Page last updated at 17:18 GMT, Saturday, 1 May 2010 18:18 UK

Election: How do friends and family influence votes?

By Gavin Stamp
Political reporter, BBC News

The Mitchell family in Eastenders
Are voting intentions, like secrets, still kept within the family circle?

Politicians are expected to know where they stand on key issues.

But for everyone else, asked to pass judgement every few years and faced with the various claims and counter-claims of the parties, it can be more difficult to make up one's mind.

Where do the many undecided voters turn for guidance or inspiration?

One answer, in the past, was for people just to toe the family line.

In years gone by, Labour, Conservative and Liberal affiliations were passed down through a family's generations - so much so that any deviation was seen as amounting to betrayal.

But such rigidity seems to have gone, along with many of the old features of a class-based political system.

Recent research by Opinion Matters suggests family influence does still have a real impact on what people do in the privacy of the voting booth.

Its survey of more than 2,500 people found one in four adults still base their decisions primarily on discussions with either family or friends.

Family ties

For 18-24 year olds, the figure is even higher. One in three claim family or peer group influence as the decisive factor when casting their vote, compared with only 5% likely to be swayed by a face-to-face visit from a canvasser.

Men and women are equally likely to consult family members or friends on voting, the findings suggest, but people are less likely to seek out the opinions of those close to them as they get older.

Those under 24 are twice as likely to be swayed by relatives or friends than those aged over 65.

"Clearly the combined power of family ties and peer pressure are the hidden 'swing factor' that not even the cleverest political strategists can convincingly master," Andy Gallagher, who led the research, says.

Television: 63%
Newspapers: 47%
Radio: 27%
Friends and family: 25%
Nothing: 21%
Campaign leaflets: 19%
Online newspapers: 19%
Visit from canvasser: 9%
Source: Opinion Matters survey of 2,500 adults in April 2010

For party leaders seldom slow to stress the importance of family life and background in shaping their character, the thought of paternal, maternal or sibling influence on voting allegiances may seem comforting.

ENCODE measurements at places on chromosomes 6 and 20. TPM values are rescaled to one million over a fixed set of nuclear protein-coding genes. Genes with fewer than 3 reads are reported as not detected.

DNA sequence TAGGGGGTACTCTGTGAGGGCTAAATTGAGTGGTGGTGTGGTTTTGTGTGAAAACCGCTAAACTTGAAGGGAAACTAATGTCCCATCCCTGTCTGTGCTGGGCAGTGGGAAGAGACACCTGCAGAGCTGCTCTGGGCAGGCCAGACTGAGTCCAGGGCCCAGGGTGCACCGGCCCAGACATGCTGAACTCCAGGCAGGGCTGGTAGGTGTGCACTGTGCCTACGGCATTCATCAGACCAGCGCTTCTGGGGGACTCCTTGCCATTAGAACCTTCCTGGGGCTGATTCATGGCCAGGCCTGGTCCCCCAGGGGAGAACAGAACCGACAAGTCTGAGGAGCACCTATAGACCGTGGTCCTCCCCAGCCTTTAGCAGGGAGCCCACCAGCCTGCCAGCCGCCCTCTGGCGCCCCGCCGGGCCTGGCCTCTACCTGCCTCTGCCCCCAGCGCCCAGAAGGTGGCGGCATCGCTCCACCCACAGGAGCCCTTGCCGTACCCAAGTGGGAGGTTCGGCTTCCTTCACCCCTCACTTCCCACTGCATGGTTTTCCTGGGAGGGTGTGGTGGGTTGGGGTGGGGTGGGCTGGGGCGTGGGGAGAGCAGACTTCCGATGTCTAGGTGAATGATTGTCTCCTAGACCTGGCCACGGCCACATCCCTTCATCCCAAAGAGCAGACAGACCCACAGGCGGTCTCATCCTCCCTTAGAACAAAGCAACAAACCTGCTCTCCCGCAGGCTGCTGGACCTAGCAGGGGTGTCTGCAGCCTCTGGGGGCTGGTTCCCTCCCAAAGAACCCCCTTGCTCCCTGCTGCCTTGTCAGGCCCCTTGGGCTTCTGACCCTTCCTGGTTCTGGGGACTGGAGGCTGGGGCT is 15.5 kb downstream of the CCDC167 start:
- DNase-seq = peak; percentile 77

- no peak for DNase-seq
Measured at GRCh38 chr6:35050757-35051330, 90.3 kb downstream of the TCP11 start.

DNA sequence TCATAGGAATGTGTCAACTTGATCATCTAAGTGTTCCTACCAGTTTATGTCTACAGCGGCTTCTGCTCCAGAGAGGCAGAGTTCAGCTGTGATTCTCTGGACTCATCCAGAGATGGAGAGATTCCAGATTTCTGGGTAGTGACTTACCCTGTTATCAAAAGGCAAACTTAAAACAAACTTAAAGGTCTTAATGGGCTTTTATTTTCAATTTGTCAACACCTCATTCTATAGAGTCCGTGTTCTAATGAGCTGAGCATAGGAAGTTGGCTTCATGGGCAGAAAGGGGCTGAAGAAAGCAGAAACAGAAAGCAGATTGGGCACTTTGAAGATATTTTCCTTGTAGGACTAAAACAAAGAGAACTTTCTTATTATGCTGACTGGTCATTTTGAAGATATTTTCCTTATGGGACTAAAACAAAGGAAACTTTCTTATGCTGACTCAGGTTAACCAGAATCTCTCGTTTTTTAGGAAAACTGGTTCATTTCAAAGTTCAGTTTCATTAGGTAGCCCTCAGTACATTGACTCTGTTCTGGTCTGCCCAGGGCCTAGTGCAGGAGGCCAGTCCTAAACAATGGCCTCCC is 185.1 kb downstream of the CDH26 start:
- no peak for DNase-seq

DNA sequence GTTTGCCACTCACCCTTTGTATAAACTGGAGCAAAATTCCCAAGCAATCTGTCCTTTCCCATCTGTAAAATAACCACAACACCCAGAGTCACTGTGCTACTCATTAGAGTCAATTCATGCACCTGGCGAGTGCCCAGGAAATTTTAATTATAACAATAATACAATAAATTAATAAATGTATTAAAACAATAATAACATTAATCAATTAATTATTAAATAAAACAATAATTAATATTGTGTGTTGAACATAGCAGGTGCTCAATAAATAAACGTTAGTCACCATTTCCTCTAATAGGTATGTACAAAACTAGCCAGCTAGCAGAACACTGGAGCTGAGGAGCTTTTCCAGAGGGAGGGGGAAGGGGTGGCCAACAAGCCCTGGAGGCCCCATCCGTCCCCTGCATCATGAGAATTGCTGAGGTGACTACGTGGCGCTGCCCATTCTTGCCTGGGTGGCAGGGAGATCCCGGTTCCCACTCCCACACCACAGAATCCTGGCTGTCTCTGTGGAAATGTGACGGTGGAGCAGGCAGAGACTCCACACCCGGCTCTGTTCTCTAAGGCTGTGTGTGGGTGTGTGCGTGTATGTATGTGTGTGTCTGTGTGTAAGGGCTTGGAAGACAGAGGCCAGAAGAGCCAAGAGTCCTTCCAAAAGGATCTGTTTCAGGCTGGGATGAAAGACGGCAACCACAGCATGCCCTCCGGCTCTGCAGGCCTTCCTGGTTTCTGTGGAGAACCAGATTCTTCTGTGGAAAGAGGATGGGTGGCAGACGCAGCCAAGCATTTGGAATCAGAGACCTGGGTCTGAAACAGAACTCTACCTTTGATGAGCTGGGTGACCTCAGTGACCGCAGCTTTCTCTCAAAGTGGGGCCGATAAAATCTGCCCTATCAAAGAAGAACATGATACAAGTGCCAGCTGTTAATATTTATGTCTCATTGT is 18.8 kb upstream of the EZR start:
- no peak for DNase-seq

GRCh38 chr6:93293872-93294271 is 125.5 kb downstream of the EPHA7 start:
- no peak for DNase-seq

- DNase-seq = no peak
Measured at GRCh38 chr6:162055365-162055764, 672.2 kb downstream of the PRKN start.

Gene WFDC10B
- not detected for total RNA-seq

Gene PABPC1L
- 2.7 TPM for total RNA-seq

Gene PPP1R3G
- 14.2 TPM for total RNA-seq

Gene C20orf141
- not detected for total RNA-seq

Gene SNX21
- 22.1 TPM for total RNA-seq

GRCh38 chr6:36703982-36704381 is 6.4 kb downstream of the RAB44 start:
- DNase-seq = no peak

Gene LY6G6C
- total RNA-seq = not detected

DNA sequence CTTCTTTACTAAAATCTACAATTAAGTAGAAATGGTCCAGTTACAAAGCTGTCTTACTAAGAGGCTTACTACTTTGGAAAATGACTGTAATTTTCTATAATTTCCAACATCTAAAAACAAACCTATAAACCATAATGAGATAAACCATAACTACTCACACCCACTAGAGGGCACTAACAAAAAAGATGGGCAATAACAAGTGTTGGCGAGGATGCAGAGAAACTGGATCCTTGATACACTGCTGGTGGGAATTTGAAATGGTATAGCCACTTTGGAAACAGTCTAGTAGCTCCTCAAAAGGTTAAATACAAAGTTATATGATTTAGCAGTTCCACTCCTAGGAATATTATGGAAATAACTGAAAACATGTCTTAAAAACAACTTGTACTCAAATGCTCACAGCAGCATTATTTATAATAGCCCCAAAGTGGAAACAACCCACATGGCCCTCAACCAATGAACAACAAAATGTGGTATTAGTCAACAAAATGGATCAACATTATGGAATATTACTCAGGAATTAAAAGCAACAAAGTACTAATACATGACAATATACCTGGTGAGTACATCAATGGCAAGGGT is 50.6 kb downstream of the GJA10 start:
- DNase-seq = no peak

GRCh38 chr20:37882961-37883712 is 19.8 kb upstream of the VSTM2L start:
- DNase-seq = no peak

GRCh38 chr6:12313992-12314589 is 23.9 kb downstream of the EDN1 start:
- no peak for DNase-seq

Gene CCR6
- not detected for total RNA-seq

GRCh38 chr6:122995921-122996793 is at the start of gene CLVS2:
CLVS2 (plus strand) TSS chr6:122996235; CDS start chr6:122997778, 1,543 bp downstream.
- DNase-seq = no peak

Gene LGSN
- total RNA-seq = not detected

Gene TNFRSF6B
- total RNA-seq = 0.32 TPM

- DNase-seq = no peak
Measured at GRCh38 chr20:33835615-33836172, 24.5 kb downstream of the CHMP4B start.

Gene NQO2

But is this still the case in an era when children tend to leave home earlier and successive generations are less likely to go in the same trades.

"Obviously social norms are going to be one of the most powerful factors influencing how you vote," says Celia Hannon, from the think tank Demos.

"It is a key factor during childhood but it is not set in stone. The early 20s are a key period where political attitudes are formed and often set for the rest of life."

'Politically savvy'

Any inherited party affiliation has to survive those rebellious teenage years. Famously, Tony Blair's father was a Conservative but he emerged from his, largely non-political, university years as a Labour supporter.

The steady decline in support for Labour and the Conservatives over the past 20 years would seem to prove that old loyalties - often embedded within the family unit - and voting patterns are breaking down.

But what is replacing them as the deciding factor for the millions of floating voters out there?

Teenagers are not simply the vehicles for their friends' attitudes or their parents' attitudes
Celia Hannon, Demos

While key issues such as the economy, health or crime will always matter, are people ultimately converted by the views of close friends or even wider word of mouth?

In the era of instant reaction in the blogosphere, where political campaigns can gain traction within hours, it is easy to see how impressions about parties or politicians can shift dramatically as a result of a single moment.

Although she believes the influence of social media cannot be underestimated, Celia Hannon rejects the idea of "group think", saying young people are not easily swayed by the opinions of others.